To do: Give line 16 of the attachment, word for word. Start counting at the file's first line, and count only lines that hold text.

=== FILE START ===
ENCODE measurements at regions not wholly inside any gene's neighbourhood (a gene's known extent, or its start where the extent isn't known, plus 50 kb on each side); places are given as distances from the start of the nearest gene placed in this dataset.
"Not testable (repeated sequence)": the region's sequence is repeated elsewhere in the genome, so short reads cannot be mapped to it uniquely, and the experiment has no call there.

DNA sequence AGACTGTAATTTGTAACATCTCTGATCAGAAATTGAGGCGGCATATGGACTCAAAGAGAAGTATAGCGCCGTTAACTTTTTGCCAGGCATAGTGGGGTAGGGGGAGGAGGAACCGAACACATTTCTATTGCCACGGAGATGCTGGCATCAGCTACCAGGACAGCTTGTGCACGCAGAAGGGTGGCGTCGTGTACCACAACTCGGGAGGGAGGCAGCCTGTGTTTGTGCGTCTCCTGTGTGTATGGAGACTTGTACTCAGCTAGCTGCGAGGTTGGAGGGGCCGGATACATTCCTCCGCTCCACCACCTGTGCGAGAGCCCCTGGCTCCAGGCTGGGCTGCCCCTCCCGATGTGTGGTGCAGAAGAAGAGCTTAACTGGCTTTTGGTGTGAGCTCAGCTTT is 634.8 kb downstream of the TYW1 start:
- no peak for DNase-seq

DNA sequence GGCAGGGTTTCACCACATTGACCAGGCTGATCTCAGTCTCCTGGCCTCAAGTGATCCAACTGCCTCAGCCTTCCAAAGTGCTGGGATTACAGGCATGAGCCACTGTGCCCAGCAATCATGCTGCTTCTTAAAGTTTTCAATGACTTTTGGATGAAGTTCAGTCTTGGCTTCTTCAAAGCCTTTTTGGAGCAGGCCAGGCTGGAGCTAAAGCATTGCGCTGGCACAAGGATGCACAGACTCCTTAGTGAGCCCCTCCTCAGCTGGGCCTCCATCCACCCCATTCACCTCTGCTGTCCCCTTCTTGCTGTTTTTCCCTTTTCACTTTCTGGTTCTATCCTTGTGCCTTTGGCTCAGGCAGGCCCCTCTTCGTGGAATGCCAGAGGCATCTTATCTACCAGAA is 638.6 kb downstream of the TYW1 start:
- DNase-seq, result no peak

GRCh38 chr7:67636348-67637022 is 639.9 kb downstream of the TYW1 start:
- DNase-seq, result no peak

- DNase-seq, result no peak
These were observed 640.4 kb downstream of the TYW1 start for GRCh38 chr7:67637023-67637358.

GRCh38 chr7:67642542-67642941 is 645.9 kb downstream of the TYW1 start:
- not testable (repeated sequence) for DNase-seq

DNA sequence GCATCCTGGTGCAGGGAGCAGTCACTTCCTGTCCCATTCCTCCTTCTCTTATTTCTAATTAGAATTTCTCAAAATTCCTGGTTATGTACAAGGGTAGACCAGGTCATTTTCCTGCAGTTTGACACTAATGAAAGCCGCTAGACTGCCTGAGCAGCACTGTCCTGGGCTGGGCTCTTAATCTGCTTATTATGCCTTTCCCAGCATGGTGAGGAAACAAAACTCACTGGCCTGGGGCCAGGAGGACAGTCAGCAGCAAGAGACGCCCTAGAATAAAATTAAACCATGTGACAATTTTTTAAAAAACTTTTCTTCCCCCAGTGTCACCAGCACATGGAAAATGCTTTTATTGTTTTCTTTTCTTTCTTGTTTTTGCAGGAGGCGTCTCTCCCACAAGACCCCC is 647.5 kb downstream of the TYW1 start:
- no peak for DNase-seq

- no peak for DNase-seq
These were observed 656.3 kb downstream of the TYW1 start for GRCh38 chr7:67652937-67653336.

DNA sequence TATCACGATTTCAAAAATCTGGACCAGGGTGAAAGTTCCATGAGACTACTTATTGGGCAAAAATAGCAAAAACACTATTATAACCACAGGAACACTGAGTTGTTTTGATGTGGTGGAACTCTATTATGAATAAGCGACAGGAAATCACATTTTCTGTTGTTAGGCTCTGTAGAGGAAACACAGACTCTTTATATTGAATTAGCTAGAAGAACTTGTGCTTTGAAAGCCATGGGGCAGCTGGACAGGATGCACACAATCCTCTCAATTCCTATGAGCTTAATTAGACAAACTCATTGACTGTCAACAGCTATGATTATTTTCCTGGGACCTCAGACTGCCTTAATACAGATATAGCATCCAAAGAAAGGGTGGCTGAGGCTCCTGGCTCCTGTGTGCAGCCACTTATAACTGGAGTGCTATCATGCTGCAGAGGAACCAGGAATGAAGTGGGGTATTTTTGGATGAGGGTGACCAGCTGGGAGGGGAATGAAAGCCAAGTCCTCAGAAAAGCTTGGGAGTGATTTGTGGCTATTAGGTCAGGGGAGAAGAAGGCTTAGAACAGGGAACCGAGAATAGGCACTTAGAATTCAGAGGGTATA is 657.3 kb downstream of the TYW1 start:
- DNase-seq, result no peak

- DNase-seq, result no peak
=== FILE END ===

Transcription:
These were observed 656.3 kb downstream of the TYW1 start for GRCh38 chr7:67652937-67653336.